Northern confines its discussion to a footnote and makes no attempt to apply that principle to this case; rather, it says that " [t]his memorandum focuses on Count I of Cal Northern's Complaint at Law (duty to defend)" and that " regardless of the Court's holding on the duty to defend, upon the parties' presentation of the facts developed in Walters, the Court can determine whether the damages claimed by Cal Northern in Count II [duty to indemnify] arose out of Gunderson's inspection and repair or Cal Northern's possession, use, and operation of railcar SRY 286031." Doc. 97 at 2 n.1. California Northern's decision to focus only on Count I and its allusion to further " presentation" are puzzling. In requesting briefing under Rule 56(f), the court made clear that it was contemplating entering summary judgment on both counts of the complaint and gave California Northern a chance to explain why that result should not obtain. 2012 WL 6107654, at *9 (" California Northern may file a brief by January 7, 2013, setting forth its views as to why summary judgment should not be granted to Gunderson on both counts of the complaint. " ) (emphasis added); Doc. 95 (" Plaintiff may file a brief by 1/7/2013 setting forth its views as to why summary judgment should not be granted to Defendant on both counts of the complaint. Defendant shall file its response by 1/28/2013, and Plaintiff may reply by 2/11/2013." ) (emphasis added). Instead of explaining why it thinks summary judgment should not be entered on Count II, California Northern simply refers to case law holding that under certain circumstances the absence of a duty to defend does not necessarily entail the absence of a duty to indemnify; it makes no effort to establish that such circumstances prevail here.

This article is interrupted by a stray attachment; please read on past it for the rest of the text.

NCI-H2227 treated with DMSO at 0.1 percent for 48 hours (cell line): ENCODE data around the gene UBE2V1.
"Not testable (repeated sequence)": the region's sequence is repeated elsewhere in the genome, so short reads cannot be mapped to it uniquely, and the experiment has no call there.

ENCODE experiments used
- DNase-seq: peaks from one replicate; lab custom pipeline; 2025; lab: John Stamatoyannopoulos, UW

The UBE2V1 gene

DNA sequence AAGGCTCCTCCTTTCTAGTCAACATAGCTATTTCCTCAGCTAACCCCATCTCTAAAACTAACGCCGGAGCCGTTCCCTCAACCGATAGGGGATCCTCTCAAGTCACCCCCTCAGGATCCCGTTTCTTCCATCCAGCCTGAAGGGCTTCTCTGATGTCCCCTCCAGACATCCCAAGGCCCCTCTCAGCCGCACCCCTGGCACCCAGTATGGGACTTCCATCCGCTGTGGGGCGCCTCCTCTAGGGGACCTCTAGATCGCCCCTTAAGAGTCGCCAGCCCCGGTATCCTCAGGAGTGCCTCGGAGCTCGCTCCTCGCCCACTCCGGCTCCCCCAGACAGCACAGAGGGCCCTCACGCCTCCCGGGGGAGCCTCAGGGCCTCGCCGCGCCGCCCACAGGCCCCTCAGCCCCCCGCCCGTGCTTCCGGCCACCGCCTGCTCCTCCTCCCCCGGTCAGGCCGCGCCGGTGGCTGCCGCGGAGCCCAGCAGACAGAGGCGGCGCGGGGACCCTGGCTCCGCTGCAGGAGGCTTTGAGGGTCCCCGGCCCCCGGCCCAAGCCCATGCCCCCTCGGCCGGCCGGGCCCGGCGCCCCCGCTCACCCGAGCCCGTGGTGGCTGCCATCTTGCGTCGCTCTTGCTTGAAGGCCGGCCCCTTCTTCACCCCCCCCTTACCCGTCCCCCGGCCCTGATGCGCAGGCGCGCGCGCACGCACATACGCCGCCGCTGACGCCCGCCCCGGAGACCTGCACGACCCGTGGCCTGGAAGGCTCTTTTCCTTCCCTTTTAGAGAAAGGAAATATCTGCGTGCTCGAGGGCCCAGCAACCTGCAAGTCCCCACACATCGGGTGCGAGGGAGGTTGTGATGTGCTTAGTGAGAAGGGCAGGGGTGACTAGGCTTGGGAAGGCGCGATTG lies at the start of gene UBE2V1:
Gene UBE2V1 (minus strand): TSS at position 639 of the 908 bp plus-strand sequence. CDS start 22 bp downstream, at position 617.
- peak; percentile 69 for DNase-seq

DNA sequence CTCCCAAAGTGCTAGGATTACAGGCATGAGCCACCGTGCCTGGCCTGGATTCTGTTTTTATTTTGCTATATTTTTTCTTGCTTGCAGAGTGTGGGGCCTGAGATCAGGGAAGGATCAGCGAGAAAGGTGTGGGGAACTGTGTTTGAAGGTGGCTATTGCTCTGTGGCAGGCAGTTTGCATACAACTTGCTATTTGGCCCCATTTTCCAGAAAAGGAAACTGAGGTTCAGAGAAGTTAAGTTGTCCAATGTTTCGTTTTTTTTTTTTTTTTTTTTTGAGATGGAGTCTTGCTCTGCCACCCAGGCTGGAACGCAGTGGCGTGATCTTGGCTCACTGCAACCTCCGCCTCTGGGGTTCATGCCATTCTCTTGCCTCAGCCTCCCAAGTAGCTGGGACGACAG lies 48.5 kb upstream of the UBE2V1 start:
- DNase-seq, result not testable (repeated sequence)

As California Northern appears to recognize with its reference to further " presentation" by the parties, it is not at all clear that those circumstances prevail here. The three cases cited by California Northern all refer to " the facts proved at trial" in the underlying case, but Walters and California Northern settled rather than proceeding to trial. 2012 WL 6107654, at *3 (" California Northern settled with Walters for $212,500" ). California Northern does not suggest that it and Walters stipulated to certain facts in their settlement or explain how this court could determine the true facts in light of the settlement--would this court have to hold the very trial that Walters and California Northern avoided by settling? In any event, California Northern had its chance to argue that the court should deny summary judgment on Count II even if summary judgment was granted on Count I, and it failed to do so. Any arguments California Northern could have made for distinguishing between the two counts are accordingly forfeited. See Milligan v. Bd. of Trs. of S. Ill. Univ., 686 F.3d 378, 386 (7th Cir. 2012) (" As it turns out, Milligan did not make that argument, either here or in the district court. His failure to do so forfeits the argument." ); Alioto v. Town of Lisbon, 651 F.3d 715, 721 (7th Cir. 2011) (" [w]e apply [the forfeiture] rule where a party fails to develop arguments related to a discrete issue" ); Wojtas v. Capital Guardian Trust Co., 477 F.3d 924, 926 (7th Cir. 2007); United States v. Holm, 326 F.3d 872, 877 (7th Cir. 2003); Stransky v. Cummins Engine Co., 51 F.3d 1329, 1335 (7th Cir. 1995).
For the foregoing reasons and those set forth in the court's earlier opinion, the court grants summary judgment to Gunderson on both counts of California Northern's complaint.